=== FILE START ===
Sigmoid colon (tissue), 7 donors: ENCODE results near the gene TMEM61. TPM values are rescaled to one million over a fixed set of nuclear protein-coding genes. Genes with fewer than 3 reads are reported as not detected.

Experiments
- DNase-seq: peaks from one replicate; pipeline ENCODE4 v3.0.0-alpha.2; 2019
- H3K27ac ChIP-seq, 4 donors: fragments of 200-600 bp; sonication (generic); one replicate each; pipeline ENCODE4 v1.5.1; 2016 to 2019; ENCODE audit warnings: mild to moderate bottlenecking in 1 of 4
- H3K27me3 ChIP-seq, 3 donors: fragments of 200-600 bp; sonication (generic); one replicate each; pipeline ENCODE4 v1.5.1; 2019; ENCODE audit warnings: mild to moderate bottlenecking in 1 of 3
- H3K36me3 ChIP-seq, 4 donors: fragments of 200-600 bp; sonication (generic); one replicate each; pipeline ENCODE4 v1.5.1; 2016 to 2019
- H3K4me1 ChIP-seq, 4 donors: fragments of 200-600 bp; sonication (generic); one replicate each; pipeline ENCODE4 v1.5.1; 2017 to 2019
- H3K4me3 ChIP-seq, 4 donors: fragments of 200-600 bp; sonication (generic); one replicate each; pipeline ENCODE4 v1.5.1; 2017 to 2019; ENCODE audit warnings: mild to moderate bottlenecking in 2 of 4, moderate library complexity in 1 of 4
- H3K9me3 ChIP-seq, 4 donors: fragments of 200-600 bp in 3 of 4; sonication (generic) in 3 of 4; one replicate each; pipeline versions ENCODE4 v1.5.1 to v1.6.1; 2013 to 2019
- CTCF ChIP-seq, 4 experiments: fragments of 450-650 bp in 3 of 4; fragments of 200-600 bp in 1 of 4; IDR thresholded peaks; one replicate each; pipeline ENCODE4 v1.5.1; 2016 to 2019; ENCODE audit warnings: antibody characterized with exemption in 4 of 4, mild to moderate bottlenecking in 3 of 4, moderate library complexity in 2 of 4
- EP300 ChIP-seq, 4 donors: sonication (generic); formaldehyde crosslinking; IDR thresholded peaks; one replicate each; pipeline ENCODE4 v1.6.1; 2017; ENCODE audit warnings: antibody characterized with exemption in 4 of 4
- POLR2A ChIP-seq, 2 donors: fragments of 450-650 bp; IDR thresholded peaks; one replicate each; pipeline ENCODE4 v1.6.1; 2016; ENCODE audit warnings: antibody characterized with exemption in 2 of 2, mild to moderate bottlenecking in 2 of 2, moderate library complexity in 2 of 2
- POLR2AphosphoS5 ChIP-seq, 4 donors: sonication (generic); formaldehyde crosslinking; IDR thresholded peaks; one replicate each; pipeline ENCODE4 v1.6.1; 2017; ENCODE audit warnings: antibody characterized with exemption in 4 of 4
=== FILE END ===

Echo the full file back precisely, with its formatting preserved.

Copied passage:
Sigmoid colon (tissue), 7 donors: ENCODE results near the gene TMEM61. TPM values are rescaled to one million over a fixed set of nuclear protein-coding genes. Genes with fewer than 3 reads are reported as not detected.

Experiments
- DNase-seq: peaks from one replicate; pipeline ENCODE4 v3.0.0-alpha.2; 2019
- H3K27ac ChIP-seq, 4 donors: fragments of 200-600 bp; sonication (generic); one replicate each; pipeline ENCODE4 v1.5.1; 2016 to 2019; ENCODE audit warnings: mild to moderate bottlenecking in 1 of 4
- H3K27me3 ChIP-seq, 3 donors: fragments of 200-600 bp; sonication (generic); one replicate each; pipeline ENCODE4 v1.5.1; 2019; ENCODE audit warnings: mild to moderate bottlenecking in 1 of 3
- H3K36me3 ChIP-seq, 4 donors: fragments of 200-600 bp; sonication (generic); one replicate each; pipeline ENCODE4 v1.5.1; 2016 to 2019
- H3K4me1 ChIP-seq, 4 donors: fragments of 200-600 bp; sonication (generic); one replicate each; pipeline ENCODE4 v1.5.1; 2017 to 2019
- H3K4me3 ChIP-seq, 4 donors: fragments of 200-600 bp; sonication (generic); one replicate each; pipeline ENCODE4 v1.5.1; 2017 to 2019; ENCODE audit warnings: mild to moderate bottlenecking in 2 of 4, moderate library complexity in 1 of 4
- H3K9me3 ChIP-seq, 4 donors: fragments of 200-600 bp in 3 of 4; sonication (generic) in 3 of 4; one replicate each; pipeline versions ENCODE4 v1.5.1 to v1.6.1; 2013 to 2019
- CTCF ChIP-seq, 4 experiments: fragments of 450-650 bp in 3 of 4; fragments of 200-600 bp in 1 of 4; IDR thresholded peaks; one replicate each; pipeline ENCODE4 v1.5.1; 2016 to 2019; ENCODE audit warnings: antibody characterized with exemption in 4 of 4, mild to moderate bottlenecking in 3 of 4, moderate library complexity in 2 of 4
- EP300 ChIP-seq, 4 donors: sonication (generic); formaldehyde crosslinking; IDR thresholded peaks; one replicate each; pipeline ENCODE4 v1.6.1; 2017; ENCODE audit warnings: antibody characterized with exemption in 4 of 4
- POLR2A ChIP-seq, 2 donors: fragments of 450-650 bp; IDR thresholded peaks; one replicate each; pipeline ENCODE4 v1.6.1; 2016; ENCODE audit warnings: antibody characterized with exemption in 2 of 2, mild to moderate bottlenecking in 2 of 2, moderate library complexity in 2 of 2
- POLR2AphosphoS5 ChIP-seq, 4 donors: sonication (generic); formaldehyde crosslinking; IDR thresholded peaks; one replicate each; pipeline ENCODE4 v1.6.1; 2017; ENCODE audit warnings: antibody characterized with exemption in 4 of 4